In sum, the analysis which the ALJ performed went far beyond simply reciting or summarizing the opinions of various physicians and then just picking one of them; rather, in addition to the summaries of reports (with which Plaintiff does not quibble), the ALJ pointed out that the functional limitations assessed were out of line with the examination results. In doing this, the ALJ performed a valid analytical task. The Court thus concludes that the ALJ did, in fact, provide specific and legitimate reasons supported by substantial evidence in the record, for the rejection of Dr. Pospisil's opinion as to Plaintiff's functional limitations.

II

THE ALJ DID NOT ERR BY FINDING NO EVIDENCE OF RADICULOPATHY OF THE LOWER EXTREMITIES

In determining Plaintiff's severe impairments, the ALJ found degenerative disk disease of the lumbar spine "without radiculopathy." (AR 19.) Plaintiff asserts the ALJ erred in making this finding because it is not supported by substantial evidence.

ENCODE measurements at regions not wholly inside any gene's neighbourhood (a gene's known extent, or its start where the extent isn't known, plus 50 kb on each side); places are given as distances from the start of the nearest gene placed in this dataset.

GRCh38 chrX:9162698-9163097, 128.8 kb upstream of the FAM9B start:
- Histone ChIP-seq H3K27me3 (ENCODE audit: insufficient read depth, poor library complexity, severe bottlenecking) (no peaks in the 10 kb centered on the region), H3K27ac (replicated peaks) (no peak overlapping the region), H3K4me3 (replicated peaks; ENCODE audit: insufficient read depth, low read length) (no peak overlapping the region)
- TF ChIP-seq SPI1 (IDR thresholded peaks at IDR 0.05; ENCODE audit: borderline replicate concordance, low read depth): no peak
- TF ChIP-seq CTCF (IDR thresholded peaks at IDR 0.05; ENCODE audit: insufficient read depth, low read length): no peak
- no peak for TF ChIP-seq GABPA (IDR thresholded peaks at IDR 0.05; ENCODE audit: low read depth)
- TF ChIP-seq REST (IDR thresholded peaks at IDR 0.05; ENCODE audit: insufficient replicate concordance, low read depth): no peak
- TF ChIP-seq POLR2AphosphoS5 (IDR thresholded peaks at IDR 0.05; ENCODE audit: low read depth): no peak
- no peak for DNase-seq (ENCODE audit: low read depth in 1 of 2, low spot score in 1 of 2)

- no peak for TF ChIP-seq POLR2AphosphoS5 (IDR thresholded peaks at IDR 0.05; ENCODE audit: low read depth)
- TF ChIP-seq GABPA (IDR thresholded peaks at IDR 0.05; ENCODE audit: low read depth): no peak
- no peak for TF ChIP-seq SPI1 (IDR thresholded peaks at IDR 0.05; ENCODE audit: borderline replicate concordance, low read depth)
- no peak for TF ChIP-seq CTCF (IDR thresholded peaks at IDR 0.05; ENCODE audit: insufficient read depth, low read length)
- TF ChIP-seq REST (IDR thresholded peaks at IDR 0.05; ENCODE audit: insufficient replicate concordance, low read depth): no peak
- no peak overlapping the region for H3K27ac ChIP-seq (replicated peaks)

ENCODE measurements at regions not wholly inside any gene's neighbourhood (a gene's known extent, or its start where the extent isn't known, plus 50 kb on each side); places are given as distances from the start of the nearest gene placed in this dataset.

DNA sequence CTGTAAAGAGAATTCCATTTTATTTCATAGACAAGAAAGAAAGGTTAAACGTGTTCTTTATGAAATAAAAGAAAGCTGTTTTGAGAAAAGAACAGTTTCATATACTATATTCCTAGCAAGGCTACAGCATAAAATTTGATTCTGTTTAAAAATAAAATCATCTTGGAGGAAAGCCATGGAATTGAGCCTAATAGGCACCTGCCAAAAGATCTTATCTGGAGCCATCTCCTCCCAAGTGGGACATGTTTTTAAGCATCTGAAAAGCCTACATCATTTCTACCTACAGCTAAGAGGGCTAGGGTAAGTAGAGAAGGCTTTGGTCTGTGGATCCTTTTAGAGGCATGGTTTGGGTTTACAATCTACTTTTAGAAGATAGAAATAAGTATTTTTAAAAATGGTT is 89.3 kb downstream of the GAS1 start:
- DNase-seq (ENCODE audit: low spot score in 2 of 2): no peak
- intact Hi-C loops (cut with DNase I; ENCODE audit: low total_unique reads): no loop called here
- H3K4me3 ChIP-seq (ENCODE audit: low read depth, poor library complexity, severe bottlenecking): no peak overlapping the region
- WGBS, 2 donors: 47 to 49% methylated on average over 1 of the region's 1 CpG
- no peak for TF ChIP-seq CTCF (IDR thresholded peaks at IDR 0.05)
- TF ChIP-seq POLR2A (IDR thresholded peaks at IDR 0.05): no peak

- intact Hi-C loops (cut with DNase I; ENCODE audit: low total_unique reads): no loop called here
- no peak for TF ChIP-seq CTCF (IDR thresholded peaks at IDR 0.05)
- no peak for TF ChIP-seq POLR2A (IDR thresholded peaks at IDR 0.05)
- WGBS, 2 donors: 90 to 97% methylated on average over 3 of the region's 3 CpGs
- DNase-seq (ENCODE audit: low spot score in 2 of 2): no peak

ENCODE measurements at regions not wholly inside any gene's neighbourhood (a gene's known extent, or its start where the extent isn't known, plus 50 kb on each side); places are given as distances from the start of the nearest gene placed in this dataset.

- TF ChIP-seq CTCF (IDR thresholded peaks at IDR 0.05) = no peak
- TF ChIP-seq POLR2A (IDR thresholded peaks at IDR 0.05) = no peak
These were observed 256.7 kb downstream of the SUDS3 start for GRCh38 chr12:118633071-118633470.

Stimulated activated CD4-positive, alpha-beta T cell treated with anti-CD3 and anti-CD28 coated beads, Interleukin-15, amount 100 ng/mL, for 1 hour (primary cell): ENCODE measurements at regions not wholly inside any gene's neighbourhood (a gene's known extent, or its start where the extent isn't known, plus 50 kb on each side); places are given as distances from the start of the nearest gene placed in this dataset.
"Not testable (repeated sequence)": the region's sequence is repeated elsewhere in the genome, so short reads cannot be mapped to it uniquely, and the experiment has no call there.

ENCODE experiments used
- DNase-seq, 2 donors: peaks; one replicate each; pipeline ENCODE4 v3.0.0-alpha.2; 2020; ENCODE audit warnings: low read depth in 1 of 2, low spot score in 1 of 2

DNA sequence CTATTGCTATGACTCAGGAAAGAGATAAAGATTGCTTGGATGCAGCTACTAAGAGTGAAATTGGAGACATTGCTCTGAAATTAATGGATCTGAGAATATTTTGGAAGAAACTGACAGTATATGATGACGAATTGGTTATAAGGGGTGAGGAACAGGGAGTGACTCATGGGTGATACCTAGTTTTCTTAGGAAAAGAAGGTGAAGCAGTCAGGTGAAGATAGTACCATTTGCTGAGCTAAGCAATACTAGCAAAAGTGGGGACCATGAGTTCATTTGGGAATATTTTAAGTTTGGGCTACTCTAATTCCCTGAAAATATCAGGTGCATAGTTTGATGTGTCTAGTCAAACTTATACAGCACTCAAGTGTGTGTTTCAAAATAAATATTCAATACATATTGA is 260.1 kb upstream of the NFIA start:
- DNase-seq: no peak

In making this argument, Plaintiff points to testimony of the medical expert ("ME") at the first hearing, concluding that the ME testified that Plaintiff was having some radiculopathy. (AR 95.) This interpretation, however, takes the testimony of the ME totally out of context. Specifically, in responding to the ALJ's question regarding the extent of Plaintiff's medically determinable impairments, he stated, in pertinent part, the following: